In February 2006, ADI signed a licensing agreement with Oshkosh Truck Corporation of USA to market, manufacture and support the Bushmaster for North American customers and countries eligible for foreign military sales. In January 2007, Oshkosh was awarded a contract by the US Marine Corps for two category II Mine-Resistant Ambush-Protected (MRAP) vehicles, to be based on the Bushmaster, which will then undergo testing at the Aberdeen Proving Ground.
    "The Australian Army have tested the Bushmaster armoured
    vehicle over thousands of kilometres in extreme climatic conditions."

    In August 2006, the Royal Netherlands Army placed a contract for 25 Bushmaster vehicles, for operations in Afghanistan. For speed of deployment, the vehicles are being supplied from those already delivered to the Australian Army. 12 vehicles are being fitted with Thales SWARM remote-controlled weapon system and all vehicles have the Thales SOTAS M2 multimedia communication system and Thales Claire thermal imager. The vehicles were deployed to Afghanistan in October 2006. In November 2007, the Netherlands Army ordered an additional five vehicles to replace vehicles damaged in Afghanistan.

    In September 2006, it was announced that Australian Army Bushmaster vehicles would be fitted with a Remote Weapon Station (RWS), for added troop protection. 44 Raven R-400 weapon stations, from Recon Optical of the USA and Electro Optic Systems (EOS) of Australia, have been ordered and upgraded vehicles are to enter service in 2008.

    In December 2006, the Australian Army ordered a further 143 vehicles. The additional vehicles are to be delivered by 2009. In August 2007, the procurement of another 250 vehicles was announced.

    In May 2008, under an urgent operational requirement, the UK placed an order for 24 Bushmaster vehicles for deployment to Iraq and Afghanistan.
  5. spike7451

    spike7451 RIP

    'Feature' on BBC Breakfast News in the next hour (0900-1000Hrs Sat morning)
  6. I think I'll open a book on what some talking head will say, my guess;

    Fine a priority...deserve the best...that's why we (re?)announced £700 million worth of new(!) armoured equipment.

    It's a bit late for the poor bastards pushing up the daisys isn't it?

    Useless shower of cnuts.

  7. But the truth is we must have the carriers, our navy has carriers that are over 30 years old and they're not what's required for the new breed of aircraft.

    There is going to be £700 million worth of vehicles hitting the frontline by next year with the government green lighting the Tactical Support Vehicles and other projects, so money is being spent but it's a worry to think where that money is being removed from, what is required is a couple of billion given for new kit without it coming from the Defence budget, so it's not a case of 'carriers or vehicles', it's a case of both are needed and the government need to get funds from elsewhere.
  8. 'But the truth is we must have the carriers, our navy has carriers that are over 30 years old and they're not what's required for the new breed of aircraft.'

    Recent reports suggest that Hutton will cancel the JSF. What 'new breed of aircraft' will they be flying?

  9. They're talking about cancelling one type of the JSF, the reason behind that was partly to do with the new carriers being capable of conventional take off and landing.

    If the navy don't get the carriers then it'll reduce their capability even more, they've given up a lot for these and in 10 years time when something else comes up that requires us to have a navy what happens then?

    As i said, the government need to stop getting the MoD to shift funds around, they need to increase funds, that would show they're at least thinking about doing something, not just decimating other areas.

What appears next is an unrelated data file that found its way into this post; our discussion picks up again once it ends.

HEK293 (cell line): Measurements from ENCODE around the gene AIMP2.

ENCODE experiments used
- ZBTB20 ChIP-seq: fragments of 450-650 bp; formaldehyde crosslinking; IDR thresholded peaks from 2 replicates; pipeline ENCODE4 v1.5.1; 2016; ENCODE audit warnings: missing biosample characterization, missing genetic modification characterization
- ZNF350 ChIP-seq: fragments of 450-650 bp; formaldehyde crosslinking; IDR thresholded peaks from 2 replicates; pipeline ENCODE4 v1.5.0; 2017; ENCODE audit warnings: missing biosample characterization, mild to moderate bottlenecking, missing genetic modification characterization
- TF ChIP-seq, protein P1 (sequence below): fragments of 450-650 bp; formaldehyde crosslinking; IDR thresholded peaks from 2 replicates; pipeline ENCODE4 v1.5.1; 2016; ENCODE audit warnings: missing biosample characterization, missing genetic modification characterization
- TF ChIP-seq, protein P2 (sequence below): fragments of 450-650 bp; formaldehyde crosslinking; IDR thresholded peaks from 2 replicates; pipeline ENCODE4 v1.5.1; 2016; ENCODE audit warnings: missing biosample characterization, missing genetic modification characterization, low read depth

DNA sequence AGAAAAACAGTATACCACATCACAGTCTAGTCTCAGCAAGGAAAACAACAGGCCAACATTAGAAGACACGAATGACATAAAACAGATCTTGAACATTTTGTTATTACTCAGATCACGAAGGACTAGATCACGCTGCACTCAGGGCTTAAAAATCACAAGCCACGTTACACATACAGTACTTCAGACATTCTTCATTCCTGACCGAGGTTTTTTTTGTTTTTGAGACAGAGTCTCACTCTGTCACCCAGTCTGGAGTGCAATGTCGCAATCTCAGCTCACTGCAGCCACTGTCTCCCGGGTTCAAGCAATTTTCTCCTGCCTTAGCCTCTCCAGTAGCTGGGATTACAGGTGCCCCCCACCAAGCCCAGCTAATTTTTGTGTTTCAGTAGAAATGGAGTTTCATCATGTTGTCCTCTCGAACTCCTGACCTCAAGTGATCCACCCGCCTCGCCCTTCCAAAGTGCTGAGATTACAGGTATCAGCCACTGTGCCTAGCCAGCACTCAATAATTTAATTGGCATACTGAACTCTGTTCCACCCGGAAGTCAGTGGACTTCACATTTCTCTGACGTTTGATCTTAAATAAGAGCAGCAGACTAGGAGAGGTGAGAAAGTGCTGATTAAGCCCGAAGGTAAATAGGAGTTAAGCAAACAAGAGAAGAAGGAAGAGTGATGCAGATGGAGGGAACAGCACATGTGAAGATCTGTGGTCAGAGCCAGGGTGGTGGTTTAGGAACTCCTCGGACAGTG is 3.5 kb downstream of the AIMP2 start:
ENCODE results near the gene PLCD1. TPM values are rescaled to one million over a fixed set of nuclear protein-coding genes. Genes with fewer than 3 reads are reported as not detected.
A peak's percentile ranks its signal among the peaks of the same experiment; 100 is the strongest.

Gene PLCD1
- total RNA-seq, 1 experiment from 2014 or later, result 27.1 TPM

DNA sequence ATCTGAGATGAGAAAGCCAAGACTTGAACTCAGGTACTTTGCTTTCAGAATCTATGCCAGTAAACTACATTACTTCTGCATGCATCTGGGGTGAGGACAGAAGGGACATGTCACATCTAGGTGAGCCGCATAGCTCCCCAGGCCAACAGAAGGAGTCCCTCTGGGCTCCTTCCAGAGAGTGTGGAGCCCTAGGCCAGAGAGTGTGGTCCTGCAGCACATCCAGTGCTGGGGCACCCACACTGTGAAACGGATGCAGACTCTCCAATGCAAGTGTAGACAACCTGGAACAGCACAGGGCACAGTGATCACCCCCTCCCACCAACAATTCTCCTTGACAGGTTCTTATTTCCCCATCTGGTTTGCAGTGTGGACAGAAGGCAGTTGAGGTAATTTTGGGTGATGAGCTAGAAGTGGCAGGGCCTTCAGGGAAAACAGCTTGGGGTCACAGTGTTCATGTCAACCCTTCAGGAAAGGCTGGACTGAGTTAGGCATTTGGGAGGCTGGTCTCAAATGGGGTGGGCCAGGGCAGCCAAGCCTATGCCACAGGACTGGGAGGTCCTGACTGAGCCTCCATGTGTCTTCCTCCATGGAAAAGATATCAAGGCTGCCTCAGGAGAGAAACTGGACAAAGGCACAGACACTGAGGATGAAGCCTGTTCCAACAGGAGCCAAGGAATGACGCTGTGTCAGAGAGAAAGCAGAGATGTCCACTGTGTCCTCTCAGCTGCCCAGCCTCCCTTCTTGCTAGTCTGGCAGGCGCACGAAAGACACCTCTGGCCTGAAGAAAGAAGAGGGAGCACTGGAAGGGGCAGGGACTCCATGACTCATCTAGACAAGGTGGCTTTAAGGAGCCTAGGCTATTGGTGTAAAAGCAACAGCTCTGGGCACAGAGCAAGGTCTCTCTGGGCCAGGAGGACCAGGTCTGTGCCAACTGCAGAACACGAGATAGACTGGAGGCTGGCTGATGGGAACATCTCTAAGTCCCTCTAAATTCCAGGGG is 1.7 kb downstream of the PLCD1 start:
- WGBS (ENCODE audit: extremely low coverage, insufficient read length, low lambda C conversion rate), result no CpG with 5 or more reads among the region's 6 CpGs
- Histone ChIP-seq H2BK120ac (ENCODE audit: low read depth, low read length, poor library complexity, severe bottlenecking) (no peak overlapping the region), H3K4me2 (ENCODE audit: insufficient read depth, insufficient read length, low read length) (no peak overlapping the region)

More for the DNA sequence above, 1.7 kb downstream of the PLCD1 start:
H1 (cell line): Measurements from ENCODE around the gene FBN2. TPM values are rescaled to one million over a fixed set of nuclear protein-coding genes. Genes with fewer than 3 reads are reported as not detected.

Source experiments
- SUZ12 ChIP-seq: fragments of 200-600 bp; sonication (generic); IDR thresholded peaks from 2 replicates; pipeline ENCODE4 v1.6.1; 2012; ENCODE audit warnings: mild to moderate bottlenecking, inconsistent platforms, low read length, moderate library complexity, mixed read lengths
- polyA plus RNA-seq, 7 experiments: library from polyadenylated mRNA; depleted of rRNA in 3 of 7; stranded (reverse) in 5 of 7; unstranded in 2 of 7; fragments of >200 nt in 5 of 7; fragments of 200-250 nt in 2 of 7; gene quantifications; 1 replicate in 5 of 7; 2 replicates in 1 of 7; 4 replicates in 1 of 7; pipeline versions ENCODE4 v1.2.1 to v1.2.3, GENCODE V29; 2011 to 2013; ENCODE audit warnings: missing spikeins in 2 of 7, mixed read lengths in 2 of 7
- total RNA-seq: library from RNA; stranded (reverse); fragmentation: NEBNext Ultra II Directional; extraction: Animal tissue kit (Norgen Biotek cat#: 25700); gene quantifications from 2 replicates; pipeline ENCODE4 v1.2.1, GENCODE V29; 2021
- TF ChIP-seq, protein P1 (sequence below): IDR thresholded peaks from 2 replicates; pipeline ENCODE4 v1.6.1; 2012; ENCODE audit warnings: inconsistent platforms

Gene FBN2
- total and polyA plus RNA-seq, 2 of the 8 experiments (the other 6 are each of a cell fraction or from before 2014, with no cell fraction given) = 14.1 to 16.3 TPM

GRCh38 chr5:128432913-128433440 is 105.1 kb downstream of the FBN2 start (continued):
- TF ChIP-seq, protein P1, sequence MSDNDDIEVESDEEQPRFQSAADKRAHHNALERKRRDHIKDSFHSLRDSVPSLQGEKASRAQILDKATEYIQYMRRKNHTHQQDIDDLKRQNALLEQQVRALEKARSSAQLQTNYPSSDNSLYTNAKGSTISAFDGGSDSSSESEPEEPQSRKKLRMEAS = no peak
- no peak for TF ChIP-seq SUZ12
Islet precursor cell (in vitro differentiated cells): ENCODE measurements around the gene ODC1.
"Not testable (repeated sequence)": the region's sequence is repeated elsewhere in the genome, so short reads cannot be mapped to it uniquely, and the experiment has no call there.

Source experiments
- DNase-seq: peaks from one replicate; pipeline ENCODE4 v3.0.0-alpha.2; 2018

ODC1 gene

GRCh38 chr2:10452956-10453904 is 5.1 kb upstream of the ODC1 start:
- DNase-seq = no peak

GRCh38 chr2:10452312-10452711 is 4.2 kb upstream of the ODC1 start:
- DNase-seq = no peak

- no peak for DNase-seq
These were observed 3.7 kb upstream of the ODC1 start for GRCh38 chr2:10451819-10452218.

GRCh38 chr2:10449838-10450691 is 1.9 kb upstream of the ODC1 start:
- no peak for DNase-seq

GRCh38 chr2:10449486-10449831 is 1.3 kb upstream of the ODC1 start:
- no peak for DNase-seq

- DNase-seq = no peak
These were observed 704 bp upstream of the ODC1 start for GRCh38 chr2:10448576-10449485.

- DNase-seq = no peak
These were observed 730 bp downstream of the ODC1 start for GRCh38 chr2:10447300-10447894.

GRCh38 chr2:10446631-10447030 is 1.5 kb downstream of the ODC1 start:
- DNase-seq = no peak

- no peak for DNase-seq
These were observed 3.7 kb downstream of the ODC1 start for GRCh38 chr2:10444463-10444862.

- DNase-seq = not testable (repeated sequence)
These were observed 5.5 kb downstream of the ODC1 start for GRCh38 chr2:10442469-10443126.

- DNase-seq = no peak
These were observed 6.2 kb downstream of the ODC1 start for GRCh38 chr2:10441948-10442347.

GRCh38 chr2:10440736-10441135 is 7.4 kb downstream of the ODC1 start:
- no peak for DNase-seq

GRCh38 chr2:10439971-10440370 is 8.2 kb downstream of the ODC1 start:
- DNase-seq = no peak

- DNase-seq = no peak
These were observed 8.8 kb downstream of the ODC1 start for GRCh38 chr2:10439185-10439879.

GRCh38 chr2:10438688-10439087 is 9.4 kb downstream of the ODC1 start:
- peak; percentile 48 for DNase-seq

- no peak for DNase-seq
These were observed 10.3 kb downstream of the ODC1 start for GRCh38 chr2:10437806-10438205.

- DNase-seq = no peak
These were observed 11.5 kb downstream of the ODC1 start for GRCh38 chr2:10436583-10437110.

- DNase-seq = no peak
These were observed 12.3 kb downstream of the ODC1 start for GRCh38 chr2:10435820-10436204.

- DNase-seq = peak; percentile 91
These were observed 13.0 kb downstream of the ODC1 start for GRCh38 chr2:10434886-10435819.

10. That may well be the case, quick solution would be to stop funding to places like Kosovo, or trying to bring sub Sahara Africa into the 21st century.
    Protection of the troops on the ground should be a number one priority, if you are going to take part in conflicts around the world, that's where your attention should be focused on, not some wooly headed idea of creating utopia for people who neither understand or want it, or just want something for very little effort.
  11. Can I just add, paying the equivalent of half the Indian space program, to that. Thanks.
  12. the_boy_syrup

    the_boy_syrup LE Book Reviewer

  13. Yeah, i'd look closer to home and the money being thrown at banks and finance companies just now.

    Over a year ago the government and bank of england threw a fair few billion into the banks with the instructions that it was to start the credit moving again between banks and work its way to the public through approved loans, after this happened nothing happened, that money seemingly just disappeared into the finance sector, since then we've had the Northern Rock bailout, HBOS and RBS bail outs, tens of billions being thrown into the market and still nothing to show except reductions in loans being approved.

    So if the government can thrown about 3 years worth of Defence budget and get next to nothing back then what's a couple of billion to get real equipment and results, i guess those CEOs and Market traders are worth more, even though they've caused this country more trouble than anyone else.
  14. Can we 'navalise' the disputed tranche of Typhoon II?
  15. the_boy_syrup

    the_boy_syrup LE Book Reviewer

    Don't forget mate the money thrown to the banks was really needed and totally justified
    Alsitair and Gordon will shortly be (hopefully) leaving parliment and where else will two financial geniuses be looking for a nice new jobs and possibily calling in favours ...from the banks

    You, me and every other bloke who ever stepped in a snatch means nothing to Gordon don't forget Mandy once described the Guards as 'chinless wonders' they couldn't give a flying fuck if you have to walk 200 hundreds yards to pick me and bits of Landrover up they have to find a way of claiming their Sky package and lightbulbs back off the tax payer

    MP's claim £38 million each year in expenses how many new bits of kit could that buy ?
    If you round it down say to a respectable £33 milion per year since 2001 they have claimed £231 million not including wages and pensions since the war on terror started
    That could have bought a few new wagons